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Crisis In the Courts! How Backlogs Are Harming Personal Injury Cases

I am a subscriber to a national newspaper. We get the print edition of the newspaper to our personal injury law firm. You read that right. We still get a print edition of the newspaper in the digital age. Our subscription comes with access to the online newspaper, so that that there are paywalls behind their articles. Regardless, we still get the print copy for the office.

An insert in todays newspaper was a popular legal magazine. It’s read by many lawyers across Canada and Ontario. It’s geared to the white collar Bay Street crowd. Those who are focused on business law. It’s not really geared at Main Street lawyers, those who practice directly on behalf of everyday people, such as personal injury lawyers, criminal law lawyer, or family law lawyers.

The headline of the magazine was eye catching; just as a headline ought to be; so kudos to the editors. It was their “Litigation Special” edition of the magazine, and the headline of the publication read “Crisis in The Courts: How Backlogs are Harming the Canadian Economy“.

As a litigation lawyer, I don’t disagree with this statement. But it struck me that the victim of this statement was the Canadian Economy and not the people of Canada; like the Canadian Economy has emotional feelings or something. Now, the Canadian Economy can mean a lot of things. But, when you ask someone about the Canadian Economy, you tend to think about big ticket, macro economic items such as Banking, Interest Rates, Personal and Corporate Taxes,  Housing prices, the Stock Market, Imports and Exports, Inflation, National Debt, National Deficit, the Consumer Price Index and large government subsidies for business or infrastructure projects.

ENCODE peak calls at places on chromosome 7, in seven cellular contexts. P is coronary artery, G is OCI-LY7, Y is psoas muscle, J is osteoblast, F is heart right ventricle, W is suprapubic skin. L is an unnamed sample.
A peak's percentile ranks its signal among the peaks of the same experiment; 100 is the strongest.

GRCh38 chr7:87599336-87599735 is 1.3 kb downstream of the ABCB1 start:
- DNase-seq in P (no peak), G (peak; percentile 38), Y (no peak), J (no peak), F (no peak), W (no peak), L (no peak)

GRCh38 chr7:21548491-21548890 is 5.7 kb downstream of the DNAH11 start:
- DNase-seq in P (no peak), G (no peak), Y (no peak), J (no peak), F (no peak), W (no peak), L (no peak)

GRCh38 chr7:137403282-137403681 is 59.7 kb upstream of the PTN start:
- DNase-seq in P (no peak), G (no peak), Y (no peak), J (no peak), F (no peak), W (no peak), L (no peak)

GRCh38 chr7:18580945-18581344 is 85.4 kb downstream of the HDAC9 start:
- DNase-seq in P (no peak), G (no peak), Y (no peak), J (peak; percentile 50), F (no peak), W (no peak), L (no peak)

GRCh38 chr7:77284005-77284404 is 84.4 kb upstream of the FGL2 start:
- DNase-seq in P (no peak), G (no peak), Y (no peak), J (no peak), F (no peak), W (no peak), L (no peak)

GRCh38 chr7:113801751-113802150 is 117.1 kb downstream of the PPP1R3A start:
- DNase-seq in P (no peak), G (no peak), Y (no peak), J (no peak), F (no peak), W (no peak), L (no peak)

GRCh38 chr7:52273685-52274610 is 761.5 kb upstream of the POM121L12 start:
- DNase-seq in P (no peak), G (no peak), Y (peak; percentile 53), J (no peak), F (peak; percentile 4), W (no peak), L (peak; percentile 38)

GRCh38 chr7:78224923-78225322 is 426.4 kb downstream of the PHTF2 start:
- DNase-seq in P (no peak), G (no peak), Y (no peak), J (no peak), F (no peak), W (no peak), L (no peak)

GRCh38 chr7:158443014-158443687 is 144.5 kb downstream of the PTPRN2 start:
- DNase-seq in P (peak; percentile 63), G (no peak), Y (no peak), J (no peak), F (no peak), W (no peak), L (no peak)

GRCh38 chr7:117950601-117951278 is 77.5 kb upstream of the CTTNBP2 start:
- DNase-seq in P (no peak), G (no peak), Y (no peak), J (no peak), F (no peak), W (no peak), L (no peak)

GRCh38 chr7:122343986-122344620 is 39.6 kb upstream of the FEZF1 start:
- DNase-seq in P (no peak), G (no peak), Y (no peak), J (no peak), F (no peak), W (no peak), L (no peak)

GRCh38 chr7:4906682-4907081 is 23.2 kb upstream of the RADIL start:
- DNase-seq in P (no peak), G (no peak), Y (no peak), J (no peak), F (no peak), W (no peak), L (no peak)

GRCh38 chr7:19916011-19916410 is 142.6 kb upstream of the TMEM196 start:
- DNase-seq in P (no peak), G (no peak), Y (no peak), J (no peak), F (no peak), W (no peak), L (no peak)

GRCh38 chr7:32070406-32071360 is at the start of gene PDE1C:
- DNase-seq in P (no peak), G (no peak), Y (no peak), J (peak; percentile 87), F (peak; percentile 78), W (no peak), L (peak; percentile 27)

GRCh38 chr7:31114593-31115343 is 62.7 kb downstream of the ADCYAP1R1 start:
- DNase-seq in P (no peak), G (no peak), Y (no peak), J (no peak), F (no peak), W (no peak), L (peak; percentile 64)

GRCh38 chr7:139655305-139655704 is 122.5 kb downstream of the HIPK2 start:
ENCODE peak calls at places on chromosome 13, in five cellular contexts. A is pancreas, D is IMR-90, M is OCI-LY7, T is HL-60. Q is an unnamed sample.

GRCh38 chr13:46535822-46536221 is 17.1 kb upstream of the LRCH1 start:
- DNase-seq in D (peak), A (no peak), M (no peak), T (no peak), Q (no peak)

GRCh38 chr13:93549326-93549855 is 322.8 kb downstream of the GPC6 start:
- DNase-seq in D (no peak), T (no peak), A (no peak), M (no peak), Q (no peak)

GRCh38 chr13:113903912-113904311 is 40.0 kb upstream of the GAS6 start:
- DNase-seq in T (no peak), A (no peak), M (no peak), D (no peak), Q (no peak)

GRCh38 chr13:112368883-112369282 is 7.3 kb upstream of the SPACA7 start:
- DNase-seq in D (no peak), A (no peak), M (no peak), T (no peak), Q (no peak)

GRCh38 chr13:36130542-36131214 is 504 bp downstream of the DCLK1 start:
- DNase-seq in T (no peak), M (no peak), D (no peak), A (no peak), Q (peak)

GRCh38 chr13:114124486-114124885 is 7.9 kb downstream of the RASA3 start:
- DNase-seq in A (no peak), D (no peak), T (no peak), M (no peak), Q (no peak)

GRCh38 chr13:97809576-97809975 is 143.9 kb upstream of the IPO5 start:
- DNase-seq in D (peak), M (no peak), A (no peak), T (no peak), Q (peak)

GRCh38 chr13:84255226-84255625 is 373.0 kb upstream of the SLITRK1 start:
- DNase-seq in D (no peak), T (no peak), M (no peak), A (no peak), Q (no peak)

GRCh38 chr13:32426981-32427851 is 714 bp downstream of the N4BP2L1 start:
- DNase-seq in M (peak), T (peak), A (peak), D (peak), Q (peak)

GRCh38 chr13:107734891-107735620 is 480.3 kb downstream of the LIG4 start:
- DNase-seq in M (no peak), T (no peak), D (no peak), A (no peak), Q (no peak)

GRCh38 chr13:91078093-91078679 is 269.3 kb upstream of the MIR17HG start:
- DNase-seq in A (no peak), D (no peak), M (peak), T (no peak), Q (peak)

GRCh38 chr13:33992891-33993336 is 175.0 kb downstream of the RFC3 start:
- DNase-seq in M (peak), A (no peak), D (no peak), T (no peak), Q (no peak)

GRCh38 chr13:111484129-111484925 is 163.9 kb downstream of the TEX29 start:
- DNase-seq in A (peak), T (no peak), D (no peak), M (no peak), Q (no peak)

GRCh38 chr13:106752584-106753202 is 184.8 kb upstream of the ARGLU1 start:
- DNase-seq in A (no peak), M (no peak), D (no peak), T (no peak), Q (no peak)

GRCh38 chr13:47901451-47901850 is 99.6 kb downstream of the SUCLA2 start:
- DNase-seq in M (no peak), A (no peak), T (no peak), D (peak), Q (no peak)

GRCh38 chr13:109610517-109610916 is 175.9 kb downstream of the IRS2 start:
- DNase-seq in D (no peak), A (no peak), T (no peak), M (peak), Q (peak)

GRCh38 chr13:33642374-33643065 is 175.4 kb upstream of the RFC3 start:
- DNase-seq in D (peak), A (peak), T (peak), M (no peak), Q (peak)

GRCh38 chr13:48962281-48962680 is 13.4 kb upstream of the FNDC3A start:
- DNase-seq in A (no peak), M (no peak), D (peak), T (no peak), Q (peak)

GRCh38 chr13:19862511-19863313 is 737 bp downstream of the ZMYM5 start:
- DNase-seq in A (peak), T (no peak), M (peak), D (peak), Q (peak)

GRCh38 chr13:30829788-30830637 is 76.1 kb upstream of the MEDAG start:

The Canadian Economy is a very broad term, but rarely does one’s mind go to the smaller line items which Canadians see everyday. But these smaller items are what we see in the Courts every day; and more frequently than those bigger ticket items.

When I was started out in law in 2003, for the first 5 years or so of my legal career I was in motions court around once a week, if not more. I appeared in Courthouses all across Ontario.

One lawyer told me that being in motions Court was like being a bank teller.  You see all sort of transactions, from simple transactions which take little time to process; to more complex ones which can take much longer and require multiple appearances.